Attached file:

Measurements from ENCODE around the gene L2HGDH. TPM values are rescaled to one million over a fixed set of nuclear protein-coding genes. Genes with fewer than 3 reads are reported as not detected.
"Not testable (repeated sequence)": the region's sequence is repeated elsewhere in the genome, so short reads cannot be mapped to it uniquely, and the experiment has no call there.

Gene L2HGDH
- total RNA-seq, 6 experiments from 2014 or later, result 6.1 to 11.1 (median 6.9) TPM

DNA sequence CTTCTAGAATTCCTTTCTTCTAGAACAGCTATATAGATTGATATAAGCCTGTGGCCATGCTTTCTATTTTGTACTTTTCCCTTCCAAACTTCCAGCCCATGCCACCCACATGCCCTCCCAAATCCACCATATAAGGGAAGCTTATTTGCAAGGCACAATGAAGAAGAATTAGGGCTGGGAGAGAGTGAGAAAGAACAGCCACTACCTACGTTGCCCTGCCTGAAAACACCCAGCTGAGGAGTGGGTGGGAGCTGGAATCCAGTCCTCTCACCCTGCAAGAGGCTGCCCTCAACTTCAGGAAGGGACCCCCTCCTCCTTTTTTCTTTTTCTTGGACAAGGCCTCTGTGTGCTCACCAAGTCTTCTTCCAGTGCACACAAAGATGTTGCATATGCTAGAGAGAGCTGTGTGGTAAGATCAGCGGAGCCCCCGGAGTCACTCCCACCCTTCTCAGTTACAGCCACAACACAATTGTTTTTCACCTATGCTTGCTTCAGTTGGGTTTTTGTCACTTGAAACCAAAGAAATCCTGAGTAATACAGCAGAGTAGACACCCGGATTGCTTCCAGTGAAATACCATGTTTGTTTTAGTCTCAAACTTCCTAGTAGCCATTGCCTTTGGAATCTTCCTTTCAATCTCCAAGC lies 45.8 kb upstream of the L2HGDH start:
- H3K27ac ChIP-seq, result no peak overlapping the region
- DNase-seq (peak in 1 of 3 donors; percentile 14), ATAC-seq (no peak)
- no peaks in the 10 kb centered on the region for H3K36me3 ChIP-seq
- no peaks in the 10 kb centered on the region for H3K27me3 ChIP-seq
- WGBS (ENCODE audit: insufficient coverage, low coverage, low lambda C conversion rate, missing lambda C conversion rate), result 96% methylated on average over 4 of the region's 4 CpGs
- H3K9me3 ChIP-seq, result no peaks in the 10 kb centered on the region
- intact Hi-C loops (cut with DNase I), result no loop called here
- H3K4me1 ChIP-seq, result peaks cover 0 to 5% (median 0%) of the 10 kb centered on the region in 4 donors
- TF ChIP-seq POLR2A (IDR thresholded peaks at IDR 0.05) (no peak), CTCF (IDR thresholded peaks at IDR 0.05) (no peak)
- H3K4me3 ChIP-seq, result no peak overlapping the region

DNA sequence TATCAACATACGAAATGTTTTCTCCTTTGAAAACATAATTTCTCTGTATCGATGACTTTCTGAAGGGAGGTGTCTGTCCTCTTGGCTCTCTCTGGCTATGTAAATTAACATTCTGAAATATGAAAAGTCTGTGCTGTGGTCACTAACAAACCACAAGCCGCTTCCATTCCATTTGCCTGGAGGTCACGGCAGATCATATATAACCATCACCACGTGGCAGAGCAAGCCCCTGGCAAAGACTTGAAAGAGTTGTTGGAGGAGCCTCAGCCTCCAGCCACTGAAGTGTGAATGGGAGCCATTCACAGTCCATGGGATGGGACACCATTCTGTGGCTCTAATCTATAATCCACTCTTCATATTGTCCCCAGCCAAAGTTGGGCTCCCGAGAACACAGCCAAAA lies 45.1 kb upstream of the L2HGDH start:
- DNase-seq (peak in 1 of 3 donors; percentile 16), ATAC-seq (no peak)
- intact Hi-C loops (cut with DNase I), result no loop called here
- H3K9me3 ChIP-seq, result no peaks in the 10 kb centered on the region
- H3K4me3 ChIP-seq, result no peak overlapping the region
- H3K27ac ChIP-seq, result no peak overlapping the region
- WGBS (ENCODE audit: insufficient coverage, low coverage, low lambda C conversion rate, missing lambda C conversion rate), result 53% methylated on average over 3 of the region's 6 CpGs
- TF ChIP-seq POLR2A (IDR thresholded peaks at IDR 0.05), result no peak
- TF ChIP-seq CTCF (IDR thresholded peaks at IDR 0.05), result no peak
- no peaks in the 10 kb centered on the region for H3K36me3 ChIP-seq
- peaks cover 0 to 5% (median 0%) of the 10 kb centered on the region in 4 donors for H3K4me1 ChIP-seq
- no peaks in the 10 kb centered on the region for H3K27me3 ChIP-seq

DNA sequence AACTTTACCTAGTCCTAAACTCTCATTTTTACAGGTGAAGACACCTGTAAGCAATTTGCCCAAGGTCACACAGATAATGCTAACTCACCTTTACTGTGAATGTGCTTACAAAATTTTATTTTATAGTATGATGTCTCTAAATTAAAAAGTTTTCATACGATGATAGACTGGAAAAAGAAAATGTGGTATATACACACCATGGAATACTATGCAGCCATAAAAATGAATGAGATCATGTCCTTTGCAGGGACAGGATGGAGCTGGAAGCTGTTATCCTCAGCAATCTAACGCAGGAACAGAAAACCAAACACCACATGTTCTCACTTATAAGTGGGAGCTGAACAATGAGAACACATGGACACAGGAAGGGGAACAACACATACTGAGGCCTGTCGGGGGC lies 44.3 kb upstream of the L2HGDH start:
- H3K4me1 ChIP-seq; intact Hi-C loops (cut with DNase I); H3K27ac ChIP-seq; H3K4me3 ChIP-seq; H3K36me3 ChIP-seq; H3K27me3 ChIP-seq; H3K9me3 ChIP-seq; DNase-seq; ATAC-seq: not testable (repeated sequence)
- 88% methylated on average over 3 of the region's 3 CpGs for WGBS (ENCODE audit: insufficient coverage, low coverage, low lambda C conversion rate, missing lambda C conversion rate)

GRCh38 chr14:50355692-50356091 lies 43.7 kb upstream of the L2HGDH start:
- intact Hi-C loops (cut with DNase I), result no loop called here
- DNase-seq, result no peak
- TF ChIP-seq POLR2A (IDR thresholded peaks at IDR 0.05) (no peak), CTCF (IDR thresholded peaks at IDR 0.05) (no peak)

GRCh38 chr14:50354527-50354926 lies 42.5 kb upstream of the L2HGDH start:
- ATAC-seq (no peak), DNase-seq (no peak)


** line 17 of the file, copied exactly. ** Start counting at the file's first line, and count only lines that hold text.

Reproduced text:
- DNase-seq (peak in 1 of 3 donors; percentile 16), ATAC-seq (no peak)